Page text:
As you may be aware, there are few things I hold as dear as a superbly made Martini. And it is rare that I find an “away” Martini ever comes close to what I create in my “home court.” The one time was some 40 years ago (give or take a year or so) at Victoria & Alberts in the Grand Floridian, when our server wheeled out a damask covered cart with all the fixings hidden from view… then he brought all the necessaries top side and proceeded to make my Martini at the table… with the same élan and skill set used in making steak tartare at the table. Extraordinary theater. I loved it.
Yes, a deserving nod of approval goes to V & A.
However, I stand by my claim (with only a hint of hubris) that my Martini is a reference point cocktail.
This was a wine first dinner choice. Meaning, I had already chosen a wine to enjoy. Now… what to go with it? Since my wine would be a “comfort food wine”, I was hunting for a comfort food dish. Yet something that was different… something that travels beyond meatloaf, mashed potatoes & peas. Maybe a comfort food dish… but with a different zip code. Yet something that would still resonant with my favorite wine for all food occasions… a Southern Rhône.
And my search took me to a dish that derived from dishes prepared in a clay pot in the Punjab. Central to this recipe is the reliance on a combination of spices that when blended with yogurt creates a splendid marinade. A marinade so amazing that it would make an old first baseman’s mitt taste good!
So… if my comfort food dish had an Indian accent, what about choosing a Rhône wine that had a South African accent? For that is the wine I was set on enjoying! It’s a wine that I had first tasted a few weeks ago… and I love it! And it has the same personality of wine that I turn to for every-day-enjoyment-great-with-food. Southern Rhône varietals, but with a different zip code!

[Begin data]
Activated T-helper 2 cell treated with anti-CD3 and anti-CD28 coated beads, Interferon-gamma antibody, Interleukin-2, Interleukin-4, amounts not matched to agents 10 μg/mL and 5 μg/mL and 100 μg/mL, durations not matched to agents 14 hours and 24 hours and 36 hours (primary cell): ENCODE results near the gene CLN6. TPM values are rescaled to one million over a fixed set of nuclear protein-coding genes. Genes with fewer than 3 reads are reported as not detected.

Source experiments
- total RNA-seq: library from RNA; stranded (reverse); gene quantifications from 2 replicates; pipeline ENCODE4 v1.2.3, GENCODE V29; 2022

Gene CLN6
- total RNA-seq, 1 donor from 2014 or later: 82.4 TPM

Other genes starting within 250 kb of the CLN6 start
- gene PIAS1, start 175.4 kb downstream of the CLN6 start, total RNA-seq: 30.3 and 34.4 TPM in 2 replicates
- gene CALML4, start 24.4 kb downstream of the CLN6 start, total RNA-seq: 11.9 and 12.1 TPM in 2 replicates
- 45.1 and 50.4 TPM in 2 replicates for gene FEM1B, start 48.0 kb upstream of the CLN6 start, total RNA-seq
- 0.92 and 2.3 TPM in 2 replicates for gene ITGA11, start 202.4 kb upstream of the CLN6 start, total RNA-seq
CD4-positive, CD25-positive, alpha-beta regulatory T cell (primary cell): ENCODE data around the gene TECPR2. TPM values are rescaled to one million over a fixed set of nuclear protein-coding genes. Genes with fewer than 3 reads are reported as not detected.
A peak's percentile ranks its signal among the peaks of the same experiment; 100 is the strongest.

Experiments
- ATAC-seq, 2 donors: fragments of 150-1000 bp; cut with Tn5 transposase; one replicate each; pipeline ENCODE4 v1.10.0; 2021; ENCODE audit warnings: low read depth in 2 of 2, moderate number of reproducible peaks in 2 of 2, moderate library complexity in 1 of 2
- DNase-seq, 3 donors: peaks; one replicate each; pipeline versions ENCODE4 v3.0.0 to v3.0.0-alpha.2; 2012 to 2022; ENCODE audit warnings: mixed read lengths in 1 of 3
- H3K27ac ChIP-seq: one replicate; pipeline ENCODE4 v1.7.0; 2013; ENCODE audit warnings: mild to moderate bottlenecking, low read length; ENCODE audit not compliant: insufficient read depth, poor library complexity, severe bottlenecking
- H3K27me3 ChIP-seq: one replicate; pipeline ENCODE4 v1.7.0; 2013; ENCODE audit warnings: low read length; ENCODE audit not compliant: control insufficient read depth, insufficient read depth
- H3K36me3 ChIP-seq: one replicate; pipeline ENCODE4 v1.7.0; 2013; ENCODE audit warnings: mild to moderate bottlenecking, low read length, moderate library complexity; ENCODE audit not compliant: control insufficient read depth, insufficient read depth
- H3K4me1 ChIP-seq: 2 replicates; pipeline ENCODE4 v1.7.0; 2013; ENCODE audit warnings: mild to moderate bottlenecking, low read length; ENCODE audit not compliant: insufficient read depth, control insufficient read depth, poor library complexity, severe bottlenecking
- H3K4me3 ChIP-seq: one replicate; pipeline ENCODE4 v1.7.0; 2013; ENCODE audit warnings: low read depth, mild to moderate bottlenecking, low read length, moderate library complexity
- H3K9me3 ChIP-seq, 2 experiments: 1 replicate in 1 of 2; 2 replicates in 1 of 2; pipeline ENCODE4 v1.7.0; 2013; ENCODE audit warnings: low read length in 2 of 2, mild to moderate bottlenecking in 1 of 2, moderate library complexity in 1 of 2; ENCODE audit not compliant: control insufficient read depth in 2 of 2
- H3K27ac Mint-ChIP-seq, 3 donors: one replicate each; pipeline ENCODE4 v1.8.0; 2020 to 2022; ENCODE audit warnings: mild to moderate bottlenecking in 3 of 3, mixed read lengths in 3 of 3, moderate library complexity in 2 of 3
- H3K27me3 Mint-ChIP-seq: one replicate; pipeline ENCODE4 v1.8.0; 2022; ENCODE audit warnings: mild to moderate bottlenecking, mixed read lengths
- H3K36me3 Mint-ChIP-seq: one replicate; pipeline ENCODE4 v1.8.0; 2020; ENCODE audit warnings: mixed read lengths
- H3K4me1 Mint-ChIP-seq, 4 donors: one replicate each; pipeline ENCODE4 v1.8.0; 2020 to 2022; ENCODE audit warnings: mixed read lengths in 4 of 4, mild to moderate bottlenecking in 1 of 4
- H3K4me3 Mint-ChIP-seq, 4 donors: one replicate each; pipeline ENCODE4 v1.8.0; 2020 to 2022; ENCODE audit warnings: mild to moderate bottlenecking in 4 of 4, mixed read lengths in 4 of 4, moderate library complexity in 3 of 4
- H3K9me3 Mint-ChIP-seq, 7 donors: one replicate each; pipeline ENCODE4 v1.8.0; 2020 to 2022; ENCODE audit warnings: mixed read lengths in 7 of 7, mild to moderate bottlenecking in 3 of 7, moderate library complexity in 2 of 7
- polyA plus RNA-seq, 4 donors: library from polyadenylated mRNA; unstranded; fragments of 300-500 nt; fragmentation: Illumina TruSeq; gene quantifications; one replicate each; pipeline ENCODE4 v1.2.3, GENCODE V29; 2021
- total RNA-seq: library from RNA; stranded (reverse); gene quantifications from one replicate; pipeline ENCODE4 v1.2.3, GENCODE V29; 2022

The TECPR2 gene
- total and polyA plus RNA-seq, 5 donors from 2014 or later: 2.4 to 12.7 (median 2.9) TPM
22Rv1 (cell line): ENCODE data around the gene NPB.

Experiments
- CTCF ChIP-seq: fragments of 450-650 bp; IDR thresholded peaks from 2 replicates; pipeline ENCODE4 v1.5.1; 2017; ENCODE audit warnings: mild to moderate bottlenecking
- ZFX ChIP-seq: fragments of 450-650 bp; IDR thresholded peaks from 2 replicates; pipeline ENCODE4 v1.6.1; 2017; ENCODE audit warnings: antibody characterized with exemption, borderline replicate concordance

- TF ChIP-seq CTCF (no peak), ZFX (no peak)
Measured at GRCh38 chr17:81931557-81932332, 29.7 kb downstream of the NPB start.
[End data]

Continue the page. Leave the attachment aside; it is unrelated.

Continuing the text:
Edgebaston The Pepper Pot ’17 (Stellenbosch, SA) As its playful name suggests, this spicy red is a Syrah-dominated blend, featuring classic Rhône varietals. David Finlayson, owner and winemaker at Edgebaston, created this red with the joy of the everyday in mind. It’s a fruit-forward style, bursting with luscious black cherry and cassis flavors, while retaining a spicy edge, definitive structure, and a clean finish. David employs only stainless-steel tanks rather than oak barrels in making this wine, to highlight the fruit character.
Ingredients 6 ounces of Tanqueray Gin ½ ounce of Noilly Pratt Dry Vermouth 1½ lbs of boneless, skinless chicken thighs 6 oz Plain Greek yogurt 1 tbs garam masala 1 tbs cumin 1 tbs turmeric 1 tbs paprika 1 tbs onion powder 1 tsp coarse salt
Directions 1. Put gin and vermouth into a glass pitcher, fill with ice, stir vigorously while incanting, “You who know all, thank you for providing us juniper and all the other obscure ingredients responsible for creating this sacred liquid!” Strain into a pre-frozen Martini glass of admirable size. Skewer the olives on one of those tacky cocktail swords, place in glass. Immediately begin consuming. Now you can begin the food prep, and the cooking!
2. In a medium bowl, combine all the spices and add in the Greek yogurt and blend to combine. Add chicken thighs, toss to coat with your fingers. Place into a plastic quart bag (or place in a tray, and cover) and marinate in the fridge for at least two hours (and up to overnight). Take out of the fridge about an hour before cooking, to bring the chicken back up to room temp. Discard the marinade.
3. Place chicken on a hot grill, and sear on one side. Cook for three minutes, ‘til there is a good char, then flip & cook another 3-5 minutes ‘til chicken is fully cooked.
4. Serve with couscous, sliced cucumbers & tzatziki sauce.
n.b. The original recipe called for cooking the chicken in a skillet. I preferred to use my Weber grill, and I think that it comes closer to the idea behind using the traditional clay pot. Also, the recipe suggested using Israeli couscous, which I tried (and is pictured below) and which I did not like. My recommendation is to use the other kind.